''There's very little hard evidence about VCR usage patterns. People who are buying them are really active videophiles. They want the latest in video technology. And once they have it in their homes, there's a rush to use it. It's a bit reminiscent of the Cuisinart popularity - many have now fallen into disuse. We don't know what's going to happen in the future.
''As of this moment, our monthly schedule is roughly 65 percent theatrical movies, 35 percent original programming. If we see that VCR usage starts chewing up movies, we'll tilt toward more original programming and original HBO movies. But sports buffs will never be able to get the next big fight on cassette. They'll have to watch it on pay cable.''
HBO used to compete with the other pay-TV systems for movie exclusivity. That doesn't seem to be the case anymore - all services tend to show the same movies. Mr. Abraham explains that research shows that exclusivity is not a driving force for HBO subscribers. They don't care what their neighbor was denied. In fact, they may even like the idea of seeing what everybody else is seeing.
Any chance that HBO will start airing commercials a la network TV?
''No.Research shows us that twice the potential revenue would go out the door - with the people who would disconnect HBO.''
What is Abraham proudest of on HBO?
''The Premiere Films. It is a marvelous opportunity to pick projects that are meaningful, important, and entertaining on top of everything else ... things the commercial networks can't or won't do. All of us are very proud of 'Sakharov.' Our very first movie, 'The Terry Fox Story,' was important, too.'' (Another noteworthy Premiere Film is 'Gulag,'' starring Malcolm McDowell.)
Besides ''Countdown to Looking Glass'' and ''The Guardian,'' HBO has ''Reunion at Fairborough,'' ''The Park Is mine'' and ''Blackout'' in the works.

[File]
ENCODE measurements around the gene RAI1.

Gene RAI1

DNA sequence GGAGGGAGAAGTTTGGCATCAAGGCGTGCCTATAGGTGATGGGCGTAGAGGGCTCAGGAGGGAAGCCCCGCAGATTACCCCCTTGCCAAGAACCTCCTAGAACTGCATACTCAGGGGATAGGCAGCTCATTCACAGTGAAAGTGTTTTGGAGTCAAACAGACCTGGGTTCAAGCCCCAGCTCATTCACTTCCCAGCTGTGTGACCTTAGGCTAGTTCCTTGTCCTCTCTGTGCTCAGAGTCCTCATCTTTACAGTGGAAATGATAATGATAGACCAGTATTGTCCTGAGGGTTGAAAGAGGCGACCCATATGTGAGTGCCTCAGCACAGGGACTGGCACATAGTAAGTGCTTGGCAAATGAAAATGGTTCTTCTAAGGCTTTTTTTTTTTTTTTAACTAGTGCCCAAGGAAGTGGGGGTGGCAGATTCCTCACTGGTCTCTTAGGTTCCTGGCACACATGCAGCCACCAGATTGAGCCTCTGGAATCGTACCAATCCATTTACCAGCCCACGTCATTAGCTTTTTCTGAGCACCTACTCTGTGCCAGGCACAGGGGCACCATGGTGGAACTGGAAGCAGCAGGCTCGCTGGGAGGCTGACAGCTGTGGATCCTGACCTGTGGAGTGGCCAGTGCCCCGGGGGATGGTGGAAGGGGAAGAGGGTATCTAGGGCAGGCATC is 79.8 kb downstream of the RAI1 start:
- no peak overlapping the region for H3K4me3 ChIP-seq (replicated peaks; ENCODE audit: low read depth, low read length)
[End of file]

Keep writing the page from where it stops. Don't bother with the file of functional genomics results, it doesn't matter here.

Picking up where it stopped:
''I'm also proud of some of the original shows we've done - the first Robin Williams show, the first Bette Midler show. Of course, in the case of Buddy Hackett and Eddie Murphy we gave our viewers the chance to see these entertainers as they are and sometimes they went too far. But on the whole, I think if people want to see these talents uncensored at their creative best, they know they've got to have HBO.''
HBO has made some tentative steps into the documentary field with consumer specials and documentaries on such topics as homosexuality and capital punishment. Will there be more of these?
''Well, we are not going to be the documentary network. A lot of critics take potshots at HBO because we are not PBS. That's not what our viewers want us to be. Primarily they want us to be entertaining and innovative. But we want a broad portfolio, and documentaries will remain part of that if they are entertaining as well as informative.''
Abraham watches network television to find areas that are neglected there. ''Now, I think there is a real shortage of good sitcoms on commercial television. There has not been a funny hit since 'Mork and Mindy.' There's room there, and if we found a good sitcom, we'd probably move with it quickly. The networks are putting their emphasis on the mini-series, whereas their centerpiece used to be the sitcom.''
Abraham is proud that HBO has been able to sign major stars for its movies. ''We have bigger budgets than the networks usually, and we are able to draw on the screen pool as well as the TV pool of actors. So we can get Jacqueline Bisset for 'Forbidden' and Robert Duvall for 'Terry Fox' and Mary Tyler Moore for 'Finnegan Begin Again.'
What Abraham would like most to develop is a hit series with top scripts and top stars. ''We've got a few in development, and I would say that 1985 is the year to see if they pan out. We have a hit series in ''Fraggle Rock.' Now we'd love to have an adult series as good.''
Does Abraham consider HBO a tastemaker or a taste follower? Most commercial television executives make it very clear that they want to follow the public taste rather than lead it.
''Well, HBO has to be different than commercial network television. I've been here six years, and I'm enjoying this historical ride as I watch HBO change people's viewing habits. We are educating the American TV viewer to watch TV without commercials.
''An interesting byproduct of HBO may be the necessity for the networks to develop a less-intrusive way to present commercials. That would be a public service byproduct, wouldn't it?
''I like to think we can be tastemakers. We can expose talents and stories to American viewers that they haven't seen before. And do it in a nonexploitive way to help shape thinking. Surely 'Sakharov' did that.
''And there will be more. Lots more.''